“Our goal is to ultimately impact the health and quality of life of diabetes patients, which number 537 million worldwide and 37 million in the U.S. alone, leveraging technologies and empowering clinicians with evidence-based, interpretable guidelines for diabetes management that use the most up-to-date guidelines. Our proposed research will advance this goal by developing a diabetes decision support system that improves health outcomes, lowers the $100 billion healthcare costs associated with medication management, reduces the average 42-174 missed workdays and minimizes chronic morbidities and mortality.”

Lead investigator: Associate Professor Dong-Gil Ko, Ph.D., Operations, Business Analytics & Information Systems

Other team members:

Associate Professor of Pediatrics Judith Wehling Dexheimer, Ph.D., and Professor of Medicine Mark H. Eckman, M.D.

Project: Injectable hydrogels to prevent premature bone fusion and major surgical intervention in the pediatric skull

“Every year in the United States, craniosynostosis, premature fusion of the bones in a child’s skull, affects thousands of children 2 and under. Primarily treated with highly invasive and complex reconstructive surgeries, this Collaborative Research Advancement Pilot Grant will support development of a simple, minimally invasive system that can prevent these premature fusions in at-risk children. This system is expected to dramatically improve patient quality of life by decreasing post-operative pain and shortening/eliminating hospital stays for these young children.”

Lead investigator: Assistant Professor John Martin, Ph.D., Department of Biomedical Engineering

Other team members:

Division Director of Pediatric Plastic Surgery at Cincinnati Children’s Hospital Brian Pan, M.D.; and Assistant Professor of Neurosurgery Jesse Skoch, M.D., also of Children's Hospital.

Project: Development and Validation of a Scaffold to Promote Skin Substitute Innervation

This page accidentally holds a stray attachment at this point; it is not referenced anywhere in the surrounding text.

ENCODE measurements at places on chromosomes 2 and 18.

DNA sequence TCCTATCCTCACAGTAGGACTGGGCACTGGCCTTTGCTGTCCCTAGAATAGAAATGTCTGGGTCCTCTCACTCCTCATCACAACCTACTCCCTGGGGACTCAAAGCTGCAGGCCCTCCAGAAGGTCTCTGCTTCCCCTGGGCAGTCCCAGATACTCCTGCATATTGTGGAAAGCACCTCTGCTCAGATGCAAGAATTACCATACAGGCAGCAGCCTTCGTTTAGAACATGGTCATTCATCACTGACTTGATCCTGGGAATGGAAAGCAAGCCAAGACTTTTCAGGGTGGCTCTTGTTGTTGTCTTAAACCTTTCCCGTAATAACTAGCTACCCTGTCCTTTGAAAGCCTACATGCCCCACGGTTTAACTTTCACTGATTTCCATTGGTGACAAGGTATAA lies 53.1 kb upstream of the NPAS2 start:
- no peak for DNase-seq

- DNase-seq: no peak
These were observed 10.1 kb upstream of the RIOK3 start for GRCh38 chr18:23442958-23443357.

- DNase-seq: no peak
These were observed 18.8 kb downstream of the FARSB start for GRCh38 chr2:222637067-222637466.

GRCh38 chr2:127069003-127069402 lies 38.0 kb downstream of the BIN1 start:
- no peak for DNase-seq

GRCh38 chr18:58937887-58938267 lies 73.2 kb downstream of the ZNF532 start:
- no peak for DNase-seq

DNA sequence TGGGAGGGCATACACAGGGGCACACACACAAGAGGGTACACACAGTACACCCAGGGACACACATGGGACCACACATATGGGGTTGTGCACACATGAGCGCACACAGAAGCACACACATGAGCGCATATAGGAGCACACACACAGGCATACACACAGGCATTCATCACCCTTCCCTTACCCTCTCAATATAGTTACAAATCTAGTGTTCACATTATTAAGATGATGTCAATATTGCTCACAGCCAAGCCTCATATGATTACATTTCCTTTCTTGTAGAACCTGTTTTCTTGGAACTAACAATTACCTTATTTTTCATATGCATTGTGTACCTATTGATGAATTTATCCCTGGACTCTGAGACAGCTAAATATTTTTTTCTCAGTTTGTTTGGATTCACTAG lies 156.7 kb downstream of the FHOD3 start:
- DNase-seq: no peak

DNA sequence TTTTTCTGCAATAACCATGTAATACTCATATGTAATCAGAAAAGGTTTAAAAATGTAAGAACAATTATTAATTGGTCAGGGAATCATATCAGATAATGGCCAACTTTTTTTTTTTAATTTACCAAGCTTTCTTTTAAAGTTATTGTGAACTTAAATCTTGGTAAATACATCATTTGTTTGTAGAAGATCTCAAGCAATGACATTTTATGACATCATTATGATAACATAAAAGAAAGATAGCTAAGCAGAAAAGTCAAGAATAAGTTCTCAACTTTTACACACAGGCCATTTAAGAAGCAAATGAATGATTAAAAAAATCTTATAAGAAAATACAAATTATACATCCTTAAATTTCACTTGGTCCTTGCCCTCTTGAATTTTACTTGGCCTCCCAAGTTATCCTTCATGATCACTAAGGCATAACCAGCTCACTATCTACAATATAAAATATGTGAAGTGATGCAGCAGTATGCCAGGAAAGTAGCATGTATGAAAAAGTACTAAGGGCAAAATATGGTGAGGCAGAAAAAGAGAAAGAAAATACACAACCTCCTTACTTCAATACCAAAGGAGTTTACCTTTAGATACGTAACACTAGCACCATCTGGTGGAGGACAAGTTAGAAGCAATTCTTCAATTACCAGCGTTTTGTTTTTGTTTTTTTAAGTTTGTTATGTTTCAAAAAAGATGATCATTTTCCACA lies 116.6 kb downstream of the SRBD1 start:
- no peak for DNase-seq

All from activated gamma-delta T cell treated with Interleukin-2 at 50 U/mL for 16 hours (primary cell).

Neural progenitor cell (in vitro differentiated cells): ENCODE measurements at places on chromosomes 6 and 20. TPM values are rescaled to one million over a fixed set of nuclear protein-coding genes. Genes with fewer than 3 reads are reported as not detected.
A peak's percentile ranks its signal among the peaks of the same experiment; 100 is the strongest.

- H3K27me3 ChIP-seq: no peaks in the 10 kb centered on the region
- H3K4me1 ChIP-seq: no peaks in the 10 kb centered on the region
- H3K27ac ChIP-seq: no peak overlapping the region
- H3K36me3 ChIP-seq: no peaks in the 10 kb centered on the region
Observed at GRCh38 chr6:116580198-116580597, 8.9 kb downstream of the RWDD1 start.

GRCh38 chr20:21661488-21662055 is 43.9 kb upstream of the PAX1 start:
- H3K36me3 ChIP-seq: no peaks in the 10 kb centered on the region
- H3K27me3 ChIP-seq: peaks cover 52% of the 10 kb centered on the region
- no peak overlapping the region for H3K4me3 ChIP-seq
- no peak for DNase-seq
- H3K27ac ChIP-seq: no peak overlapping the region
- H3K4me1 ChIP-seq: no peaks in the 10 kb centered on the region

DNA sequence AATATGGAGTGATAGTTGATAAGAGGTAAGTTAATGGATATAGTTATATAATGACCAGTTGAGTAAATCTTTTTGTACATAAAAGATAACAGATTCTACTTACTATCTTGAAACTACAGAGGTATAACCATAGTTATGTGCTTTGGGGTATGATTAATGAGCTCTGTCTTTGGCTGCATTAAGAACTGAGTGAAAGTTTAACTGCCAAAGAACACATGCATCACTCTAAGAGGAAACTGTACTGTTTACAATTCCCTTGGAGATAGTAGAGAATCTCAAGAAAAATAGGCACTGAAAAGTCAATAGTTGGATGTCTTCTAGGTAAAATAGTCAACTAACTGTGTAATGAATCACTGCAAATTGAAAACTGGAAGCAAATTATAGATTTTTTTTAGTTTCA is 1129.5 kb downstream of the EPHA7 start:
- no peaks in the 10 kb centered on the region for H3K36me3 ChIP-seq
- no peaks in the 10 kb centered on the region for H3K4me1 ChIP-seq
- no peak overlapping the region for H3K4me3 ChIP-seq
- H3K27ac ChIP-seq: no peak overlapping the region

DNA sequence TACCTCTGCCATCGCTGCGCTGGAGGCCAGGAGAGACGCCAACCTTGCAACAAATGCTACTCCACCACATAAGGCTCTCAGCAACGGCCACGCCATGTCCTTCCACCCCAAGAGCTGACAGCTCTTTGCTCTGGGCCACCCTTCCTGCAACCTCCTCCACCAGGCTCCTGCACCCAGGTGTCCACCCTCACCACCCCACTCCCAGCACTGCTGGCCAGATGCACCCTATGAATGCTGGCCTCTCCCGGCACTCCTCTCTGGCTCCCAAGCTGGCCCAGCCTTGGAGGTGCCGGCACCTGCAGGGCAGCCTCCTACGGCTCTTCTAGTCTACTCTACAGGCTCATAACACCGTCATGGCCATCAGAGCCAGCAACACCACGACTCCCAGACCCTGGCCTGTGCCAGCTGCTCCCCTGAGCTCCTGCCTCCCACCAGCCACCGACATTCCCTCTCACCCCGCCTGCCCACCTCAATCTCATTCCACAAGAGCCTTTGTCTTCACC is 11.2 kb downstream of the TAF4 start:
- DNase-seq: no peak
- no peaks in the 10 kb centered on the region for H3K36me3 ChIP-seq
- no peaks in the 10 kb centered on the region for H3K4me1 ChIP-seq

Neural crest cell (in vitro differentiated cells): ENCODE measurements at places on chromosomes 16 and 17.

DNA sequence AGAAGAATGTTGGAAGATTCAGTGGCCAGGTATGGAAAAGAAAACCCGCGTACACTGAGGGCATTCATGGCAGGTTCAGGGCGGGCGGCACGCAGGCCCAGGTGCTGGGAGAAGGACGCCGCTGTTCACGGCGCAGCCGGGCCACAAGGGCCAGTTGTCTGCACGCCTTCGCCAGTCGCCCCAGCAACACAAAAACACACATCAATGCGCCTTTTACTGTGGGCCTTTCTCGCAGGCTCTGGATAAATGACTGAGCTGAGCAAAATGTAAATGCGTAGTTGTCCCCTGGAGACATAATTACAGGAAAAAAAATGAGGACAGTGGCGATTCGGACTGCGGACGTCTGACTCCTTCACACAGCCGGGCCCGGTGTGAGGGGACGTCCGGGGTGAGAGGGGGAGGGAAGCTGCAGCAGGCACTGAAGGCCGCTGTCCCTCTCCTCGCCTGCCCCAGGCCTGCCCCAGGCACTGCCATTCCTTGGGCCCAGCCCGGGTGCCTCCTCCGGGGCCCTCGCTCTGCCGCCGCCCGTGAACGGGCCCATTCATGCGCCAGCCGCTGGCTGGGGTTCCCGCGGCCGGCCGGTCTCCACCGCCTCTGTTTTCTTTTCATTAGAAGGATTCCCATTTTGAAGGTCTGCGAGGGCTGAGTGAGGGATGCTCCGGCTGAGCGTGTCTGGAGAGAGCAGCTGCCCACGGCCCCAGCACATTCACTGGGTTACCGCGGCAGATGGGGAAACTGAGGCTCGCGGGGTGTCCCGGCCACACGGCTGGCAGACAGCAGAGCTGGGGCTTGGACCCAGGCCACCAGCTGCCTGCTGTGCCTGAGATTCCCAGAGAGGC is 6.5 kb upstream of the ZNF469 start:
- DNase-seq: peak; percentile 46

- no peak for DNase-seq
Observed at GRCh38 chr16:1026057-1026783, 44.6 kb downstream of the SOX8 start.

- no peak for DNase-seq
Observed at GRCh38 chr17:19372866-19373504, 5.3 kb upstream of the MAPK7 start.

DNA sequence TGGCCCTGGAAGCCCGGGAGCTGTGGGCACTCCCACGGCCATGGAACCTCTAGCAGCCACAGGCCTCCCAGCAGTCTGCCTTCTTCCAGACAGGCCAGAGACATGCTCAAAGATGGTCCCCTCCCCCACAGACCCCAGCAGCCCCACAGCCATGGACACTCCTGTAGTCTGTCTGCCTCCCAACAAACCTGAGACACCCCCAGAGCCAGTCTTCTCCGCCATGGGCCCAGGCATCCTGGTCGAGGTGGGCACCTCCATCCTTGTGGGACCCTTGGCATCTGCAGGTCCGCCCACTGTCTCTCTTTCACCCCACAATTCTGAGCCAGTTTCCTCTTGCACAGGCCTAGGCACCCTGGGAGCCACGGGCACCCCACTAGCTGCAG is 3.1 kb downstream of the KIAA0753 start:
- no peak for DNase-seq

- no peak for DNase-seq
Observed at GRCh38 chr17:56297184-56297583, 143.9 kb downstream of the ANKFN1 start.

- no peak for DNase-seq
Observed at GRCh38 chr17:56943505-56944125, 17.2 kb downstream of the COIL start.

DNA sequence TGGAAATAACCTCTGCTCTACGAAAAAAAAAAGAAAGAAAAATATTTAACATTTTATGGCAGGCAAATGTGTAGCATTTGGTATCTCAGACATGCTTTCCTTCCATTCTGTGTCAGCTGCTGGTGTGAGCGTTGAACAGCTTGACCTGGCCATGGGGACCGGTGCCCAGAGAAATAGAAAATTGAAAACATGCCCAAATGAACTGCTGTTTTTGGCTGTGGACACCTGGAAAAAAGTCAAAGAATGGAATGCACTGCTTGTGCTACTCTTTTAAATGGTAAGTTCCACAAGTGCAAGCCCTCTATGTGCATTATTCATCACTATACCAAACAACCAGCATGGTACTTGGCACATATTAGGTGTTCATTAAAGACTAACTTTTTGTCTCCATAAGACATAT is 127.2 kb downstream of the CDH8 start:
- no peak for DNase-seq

“Over 30,000 skin grafts are performed each year in the United States. Afterward, studies show that 71% of patients suffer from abnormal sensation and 36% suffer from chronic pain. This project will focus on developing a bilayer scaffold for skin engineering that will balance the needs for wound closure and innervation. The objective is to develop a first generation of bilayer scaffold and to study skin-nerve communication outside of the body.”

Lead investigator: Assistant Professor Stacey C. Schutte, Ph.D., Department of Biomedical Engineering

Other team members:

Associate Professor and Associate Director of the Neuroscience graduate program Steve Davidson, Ph.D.; Assistant Professor of Chemical Engineering Greg Harris, Ph.D.; and Adjunct Professor Dorothy Mae Supp, who is also a scientific staff member at Shriners Children’s in Dayton, Ohio.

Project: 3D Printing of 3D Graphene: A New Paradigm in Nanotechnology for Scalable Energy Conversion and Storage Applications

“With this Pilot Grant we will employ a novel 3D printing method to create three-dimensional graphene structures. The successful implementation of the proposed technology will serve as an enabling tool for market-competitive, graphene-based electronic and energy generation and storage devices, which can potentially revolutionize the fields.”

Lead investigator: Professor Vesselin Shanov, Ph.D., Chemical and Environmental Engineering

Other team members:

Assistant Professor Je-Hyeong Bahk, Ph.D.